Landsat 9 satellite that will watch for climate change launches from Vandenberg
A United Launch Alliance Atlas V rocket shot the payload into Earth's orbit. The new satellite replaces Landsat 7.
LOS ANGELES — The latest in a series of U.S. satellites that has recorded human and natural impacts on Earth’s surface for decades was launched into orbit from California on Monday to ensure continued observations in the era of climate change.
Landsat 9 was carried into space aboard a United Launch Alliance Atlas V rocket that lifted off from foggy Vandenberg Space Force Base at 11:12 a.m. The satellite successfully separated from the rocket’s upper stage more than an hour later.
A project of NASA and the U.S. Geological Survey, Landsat 9 will work in tandem with a predecessor, Landsat 8, to extend a nearly 50-year record of land and coastal region observations that began with the launch of the first Landsat in 1972.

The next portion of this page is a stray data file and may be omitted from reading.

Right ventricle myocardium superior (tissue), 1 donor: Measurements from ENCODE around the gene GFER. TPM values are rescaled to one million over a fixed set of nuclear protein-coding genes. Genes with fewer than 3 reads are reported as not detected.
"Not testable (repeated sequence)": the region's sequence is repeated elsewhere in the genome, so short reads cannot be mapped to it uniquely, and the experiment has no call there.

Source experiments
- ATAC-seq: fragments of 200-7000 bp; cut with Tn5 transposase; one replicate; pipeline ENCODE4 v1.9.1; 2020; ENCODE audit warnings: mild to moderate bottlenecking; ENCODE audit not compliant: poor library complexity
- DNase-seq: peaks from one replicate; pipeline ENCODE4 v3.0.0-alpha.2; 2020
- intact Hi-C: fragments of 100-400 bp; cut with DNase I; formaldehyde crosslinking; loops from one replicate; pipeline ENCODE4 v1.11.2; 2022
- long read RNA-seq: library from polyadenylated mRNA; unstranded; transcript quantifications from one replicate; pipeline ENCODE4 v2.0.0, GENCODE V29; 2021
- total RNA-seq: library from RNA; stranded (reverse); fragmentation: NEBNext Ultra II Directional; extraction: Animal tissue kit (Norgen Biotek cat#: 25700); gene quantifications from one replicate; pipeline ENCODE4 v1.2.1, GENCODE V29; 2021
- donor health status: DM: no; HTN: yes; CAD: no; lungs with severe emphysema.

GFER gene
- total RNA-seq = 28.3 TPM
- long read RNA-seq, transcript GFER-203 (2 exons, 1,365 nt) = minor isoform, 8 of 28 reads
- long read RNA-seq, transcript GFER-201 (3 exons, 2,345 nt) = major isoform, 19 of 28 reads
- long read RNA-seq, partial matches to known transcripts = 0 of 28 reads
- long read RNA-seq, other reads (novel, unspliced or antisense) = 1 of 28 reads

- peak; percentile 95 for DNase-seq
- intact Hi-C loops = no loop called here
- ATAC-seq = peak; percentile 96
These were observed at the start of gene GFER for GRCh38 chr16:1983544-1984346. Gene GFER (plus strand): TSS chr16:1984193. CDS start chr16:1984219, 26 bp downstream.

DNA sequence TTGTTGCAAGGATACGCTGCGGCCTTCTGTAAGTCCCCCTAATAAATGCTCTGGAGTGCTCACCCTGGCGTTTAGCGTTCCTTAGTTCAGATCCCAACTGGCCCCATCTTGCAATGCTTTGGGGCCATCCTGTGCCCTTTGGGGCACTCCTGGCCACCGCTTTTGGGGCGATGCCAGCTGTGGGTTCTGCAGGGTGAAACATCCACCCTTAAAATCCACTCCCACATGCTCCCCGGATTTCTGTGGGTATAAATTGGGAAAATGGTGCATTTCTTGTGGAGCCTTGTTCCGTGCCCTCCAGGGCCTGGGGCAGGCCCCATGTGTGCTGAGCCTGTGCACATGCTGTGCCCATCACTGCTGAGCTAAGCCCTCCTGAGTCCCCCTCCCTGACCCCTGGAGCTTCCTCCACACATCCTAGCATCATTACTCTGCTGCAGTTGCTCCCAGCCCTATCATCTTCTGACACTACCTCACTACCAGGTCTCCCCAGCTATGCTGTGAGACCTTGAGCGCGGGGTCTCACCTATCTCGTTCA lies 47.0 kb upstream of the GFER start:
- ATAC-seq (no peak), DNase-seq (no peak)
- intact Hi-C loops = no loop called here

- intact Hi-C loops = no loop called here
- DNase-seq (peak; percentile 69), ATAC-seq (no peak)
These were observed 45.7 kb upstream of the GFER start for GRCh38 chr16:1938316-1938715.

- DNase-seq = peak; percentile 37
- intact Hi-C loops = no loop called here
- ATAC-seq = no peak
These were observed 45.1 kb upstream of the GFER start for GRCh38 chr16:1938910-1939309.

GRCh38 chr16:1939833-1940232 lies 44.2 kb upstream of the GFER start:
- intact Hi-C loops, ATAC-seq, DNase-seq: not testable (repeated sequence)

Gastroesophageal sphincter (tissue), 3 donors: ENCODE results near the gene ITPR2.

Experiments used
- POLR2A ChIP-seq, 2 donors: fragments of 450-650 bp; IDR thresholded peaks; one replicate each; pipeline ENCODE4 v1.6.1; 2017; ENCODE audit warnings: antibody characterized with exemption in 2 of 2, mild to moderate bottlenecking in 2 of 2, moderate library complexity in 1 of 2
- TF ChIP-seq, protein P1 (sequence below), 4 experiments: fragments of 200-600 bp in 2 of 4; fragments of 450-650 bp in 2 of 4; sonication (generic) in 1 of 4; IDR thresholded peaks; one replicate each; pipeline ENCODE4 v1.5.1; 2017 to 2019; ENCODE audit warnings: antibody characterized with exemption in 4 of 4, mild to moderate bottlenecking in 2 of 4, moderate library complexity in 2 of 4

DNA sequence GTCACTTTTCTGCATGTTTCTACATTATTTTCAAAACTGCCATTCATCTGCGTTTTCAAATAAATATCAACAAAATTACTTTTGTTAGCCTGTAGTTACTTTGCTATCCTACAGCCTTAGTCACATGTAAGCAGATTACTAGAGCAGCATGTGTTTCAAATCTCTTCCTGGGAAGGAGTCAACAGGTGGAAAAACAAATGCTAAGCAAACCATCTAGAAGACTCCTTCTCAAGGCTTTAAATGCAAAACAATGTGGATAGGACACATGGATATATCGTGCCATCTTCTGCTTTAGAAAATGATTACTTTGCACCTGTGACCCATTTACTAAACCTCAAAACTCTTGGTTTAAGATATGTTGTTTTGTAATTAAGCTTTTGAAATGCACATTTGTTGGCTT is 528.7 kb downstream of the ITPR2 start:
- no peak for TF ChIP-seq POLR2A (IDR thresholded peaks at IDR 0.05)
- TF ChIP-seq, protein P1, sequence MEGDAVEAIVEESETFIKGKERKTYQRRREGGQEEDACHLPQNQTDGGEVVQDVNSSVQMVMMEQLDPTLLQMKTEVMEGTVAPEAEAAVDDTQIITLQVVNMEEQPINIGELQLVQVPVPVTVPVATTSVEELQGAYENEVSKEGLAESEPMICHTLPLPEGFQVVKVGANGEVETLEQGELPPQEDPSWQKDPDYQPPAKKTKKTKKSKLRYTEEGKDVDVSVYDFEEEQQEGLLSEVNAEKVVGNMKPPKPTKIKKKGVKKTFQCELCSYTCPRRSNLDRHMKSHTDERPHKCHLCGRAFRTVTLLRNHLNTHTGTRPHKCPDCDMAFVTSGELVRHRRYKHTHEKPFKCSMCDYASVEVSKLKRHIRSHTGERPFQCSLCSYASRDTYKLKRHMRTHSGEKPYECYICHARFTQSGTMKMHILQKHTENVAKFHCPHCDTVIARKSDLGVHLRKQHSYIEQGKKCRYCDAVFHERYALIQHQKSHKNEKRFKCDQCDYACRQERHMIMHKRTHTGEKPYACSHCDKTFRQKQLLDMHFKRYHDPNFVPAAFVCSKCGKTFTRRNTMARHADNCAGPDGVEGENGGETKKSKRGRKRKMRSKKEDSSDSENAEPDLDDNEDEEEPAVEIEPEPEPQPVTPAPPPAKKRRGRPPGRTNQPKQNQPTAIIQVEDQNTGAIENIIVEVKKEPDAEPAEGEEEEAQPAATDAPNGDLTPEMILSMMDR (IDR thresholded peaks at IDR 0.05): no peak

Landsat 9 will take the orbital track of Landsat 7, which will be decommissioned.
Landsat 9 carries an imaging sensor that will record visible and other portions of the spectrum. It also has a thermal sensor to measure surface temperatures.
Capturing changes in the planet’s landscape ranging from the growth of cities to the movements of glaciers, the Landsat program is the longest continuous record of Earth observation from space, according to NASA.
Interior Secretary Deb Haaland, who went to Vandenberg to see the launch, said the Landsat program provides “a rich form of data” that helps people’s everyday lives and is vital in dealing with climate change.
“We’re in the thick of the climate crisis right now, we see that every day — drought, wildfires, hurricanes, Hurricane Ida that devastated parts of the South and went all the way up to New England,” Haaland said during a NASA TV interview.#globalwarming #climatechange #carboncompensation #bluesky #climateemergency #climatecrisis #blueskye #blueskyefoundation #compensate #greentechexchange #zerocarbon
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